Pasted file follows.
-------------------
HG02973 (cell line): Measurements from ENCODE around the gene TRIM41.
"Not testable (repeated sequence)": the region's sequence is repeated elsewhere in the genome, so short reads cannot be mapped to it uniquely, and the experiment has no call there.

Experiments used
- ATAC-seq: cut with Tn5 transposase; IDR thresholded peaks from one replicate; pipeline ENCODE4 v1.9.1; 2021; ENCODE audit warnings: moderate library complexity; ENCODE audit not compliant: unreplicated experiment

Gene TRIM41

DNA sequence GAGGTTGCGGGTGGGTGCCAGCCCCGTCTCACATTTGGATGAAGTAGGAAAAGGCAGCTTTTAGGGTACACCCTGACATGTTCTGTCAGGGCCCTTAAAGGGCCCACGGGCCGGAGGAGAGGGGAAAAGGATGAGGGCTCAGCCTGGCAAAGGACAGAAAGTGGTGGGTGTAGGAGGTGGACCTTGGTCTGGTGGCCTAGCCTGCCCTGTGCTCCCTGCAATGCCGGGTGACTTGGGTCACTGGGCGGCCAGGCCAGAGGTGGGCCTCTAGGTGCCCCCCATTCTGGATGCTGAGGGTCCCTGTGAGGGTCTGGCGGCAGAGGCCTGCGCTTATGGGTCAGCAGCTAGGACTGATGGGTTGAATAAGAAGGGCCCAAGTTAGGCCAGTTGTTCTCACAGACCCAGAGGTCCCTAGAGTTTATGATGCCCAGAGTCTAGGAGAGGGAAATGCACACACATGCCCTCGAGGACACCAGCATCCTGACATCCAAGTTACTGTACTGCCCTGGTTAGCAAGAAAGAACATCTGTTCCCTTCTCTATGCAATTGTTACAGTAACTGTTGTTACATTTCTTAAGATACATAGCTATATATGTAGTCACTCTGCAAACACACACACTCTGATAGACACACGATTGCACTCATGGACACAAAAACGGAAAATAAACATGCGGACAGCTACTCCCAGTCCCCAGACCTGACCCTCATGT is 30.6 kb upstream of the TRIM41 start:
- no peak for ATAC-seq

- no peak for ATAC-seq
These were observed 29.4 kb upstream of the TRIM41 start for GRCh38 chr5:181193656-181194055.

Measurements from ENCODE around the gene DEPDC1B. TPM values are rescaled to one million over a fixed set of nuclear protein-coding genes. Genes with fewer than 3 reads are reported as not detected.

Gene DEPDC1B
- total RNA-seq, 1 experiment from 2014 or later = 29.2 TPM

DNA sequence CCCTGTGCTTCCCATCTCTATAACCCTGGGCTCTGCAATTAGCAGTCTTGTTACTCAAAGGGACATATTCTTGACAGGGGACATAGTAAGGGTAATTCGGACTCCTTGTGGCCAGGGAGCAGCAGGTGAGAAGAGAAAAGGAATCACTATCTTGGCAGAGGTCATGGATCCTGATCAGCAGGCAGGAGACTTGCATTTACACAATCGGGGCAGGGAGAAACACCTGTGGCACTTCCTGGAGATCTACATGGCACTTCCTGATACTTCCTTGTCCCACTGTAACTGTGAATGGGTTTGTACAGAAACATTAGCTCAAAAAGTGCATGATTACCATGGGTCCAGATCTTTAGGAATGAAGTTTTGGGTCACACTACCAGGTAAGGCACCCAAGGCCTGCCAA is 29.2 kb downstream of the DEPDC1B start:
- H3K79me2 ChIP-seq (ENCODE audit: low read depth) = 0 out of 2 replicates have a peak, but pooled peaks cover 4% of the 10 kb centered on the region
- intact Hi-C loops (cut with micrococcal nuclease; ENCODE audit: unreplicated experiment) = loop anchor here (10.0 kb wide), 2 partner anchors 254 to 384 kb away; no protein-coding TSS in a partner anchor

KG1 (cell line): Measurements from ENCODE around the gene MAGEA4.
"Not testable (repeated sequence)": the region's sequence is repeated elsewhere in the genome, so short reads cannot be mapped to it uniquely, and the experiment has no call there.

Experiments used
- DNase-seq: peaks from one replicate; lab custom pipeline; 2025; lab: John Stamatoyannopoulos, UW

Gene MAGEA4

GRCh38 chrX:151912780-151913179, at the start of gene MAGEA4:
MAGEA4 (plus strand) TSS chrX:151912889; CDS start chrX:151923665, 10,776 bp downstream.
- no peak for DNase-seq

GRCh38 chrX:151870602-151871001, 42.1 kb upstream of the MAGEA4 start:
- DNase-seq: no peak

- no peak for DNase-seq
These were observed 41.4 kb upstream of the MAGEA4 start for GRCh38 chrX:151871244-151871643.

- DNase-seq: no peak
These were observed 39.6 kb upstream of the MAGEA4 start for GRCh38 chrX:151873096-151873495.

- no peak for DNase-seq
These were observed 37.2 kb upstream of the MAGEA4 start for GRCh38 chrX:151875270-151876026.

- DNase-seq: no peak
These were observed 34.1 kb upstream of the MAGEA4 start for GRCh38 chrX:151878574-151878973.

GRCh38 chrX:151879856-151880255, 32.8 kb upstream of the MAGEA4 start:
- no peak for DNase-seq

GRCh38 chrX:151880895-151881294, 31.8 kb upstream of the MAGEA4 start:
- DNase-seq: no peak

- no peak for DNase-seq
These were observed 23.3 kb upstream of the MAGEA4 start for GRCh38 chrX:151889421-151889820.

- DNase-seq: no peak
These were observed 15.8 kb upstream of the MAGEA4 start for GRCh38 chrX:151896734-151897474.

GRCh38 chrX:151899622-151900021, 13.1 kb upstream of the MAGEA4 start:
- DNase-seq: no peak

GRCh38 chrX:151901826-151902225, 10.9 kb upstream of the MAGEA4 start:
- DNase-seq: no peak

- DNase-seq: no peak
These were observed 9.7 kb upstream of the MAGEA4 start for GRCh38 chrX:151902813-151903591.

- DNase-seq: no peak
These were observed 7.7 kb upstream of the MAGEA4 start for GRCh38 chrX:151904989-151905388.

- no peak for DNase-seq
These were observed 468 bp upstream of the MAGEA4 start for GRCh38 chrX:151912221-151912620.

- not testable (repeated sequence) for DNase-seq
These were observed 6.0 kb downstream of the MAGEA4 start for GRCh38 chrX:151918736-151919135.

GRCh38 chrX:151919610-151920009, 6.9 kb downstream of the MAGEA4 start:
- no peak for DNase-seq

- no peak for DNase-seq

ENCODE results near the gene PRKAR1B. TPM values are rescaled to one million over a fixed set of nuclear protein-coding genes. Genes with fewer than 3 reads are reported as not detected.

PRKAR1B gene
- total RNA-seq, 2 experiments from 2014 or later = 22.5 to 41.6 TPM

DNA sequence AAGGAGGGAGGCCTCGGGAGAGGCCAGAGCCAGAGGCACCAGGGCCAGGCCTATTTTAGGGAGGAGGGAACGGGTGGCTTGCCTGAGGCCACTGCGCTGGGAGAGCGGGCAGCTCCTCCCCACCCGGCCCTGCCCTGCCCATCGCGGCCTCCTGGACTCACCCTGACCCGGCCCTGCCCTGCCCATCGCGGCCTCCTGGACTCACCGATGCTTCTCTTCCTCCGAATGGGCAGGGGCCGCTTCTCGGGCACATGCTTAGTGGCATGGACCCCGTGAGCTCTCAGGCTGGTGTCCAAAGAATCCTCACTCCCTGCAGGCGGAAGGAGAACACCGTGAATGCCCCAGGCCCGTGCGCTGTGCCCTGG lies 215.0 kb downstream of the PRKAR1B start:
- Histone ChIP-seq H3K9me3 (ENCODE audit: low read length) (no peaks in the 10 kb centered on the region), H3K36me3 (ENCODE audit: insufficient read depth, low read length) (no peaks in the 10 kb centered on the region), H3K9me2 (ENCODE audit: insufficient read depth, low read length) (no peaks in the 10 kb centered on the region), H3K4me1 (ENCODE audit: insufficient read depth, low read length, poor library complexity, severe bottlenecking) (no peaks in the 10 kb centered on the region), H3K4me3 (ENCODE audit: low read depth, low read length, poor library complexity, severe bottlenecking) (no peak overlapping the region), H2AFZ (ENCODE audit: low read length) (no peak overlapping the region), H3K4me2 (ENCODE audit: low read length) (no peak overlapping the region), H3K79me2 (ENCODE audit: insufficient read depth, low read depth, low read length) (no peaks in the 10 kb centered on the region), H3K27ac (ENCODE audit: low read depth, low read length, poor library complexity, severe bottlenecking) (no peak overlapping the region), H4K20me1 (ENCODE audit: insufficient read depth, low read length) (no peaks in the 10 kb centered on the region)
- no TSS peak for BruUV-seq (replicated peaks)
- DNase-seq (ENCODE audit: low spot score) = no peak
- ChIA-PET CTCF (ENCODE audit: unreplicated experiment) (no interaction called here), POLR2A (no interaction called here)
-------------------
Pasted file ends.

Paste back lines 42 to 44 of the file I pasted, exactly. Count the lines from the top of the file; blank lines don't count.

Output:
GRCh38 chrX:151899622-151900021, 13.1 kb upstream of the MAGEA4 start:
- DNase-seq: no peak

GRCh38 chrX:151901826-151902225, 10.9 kb upstream of the MAGEA4 start: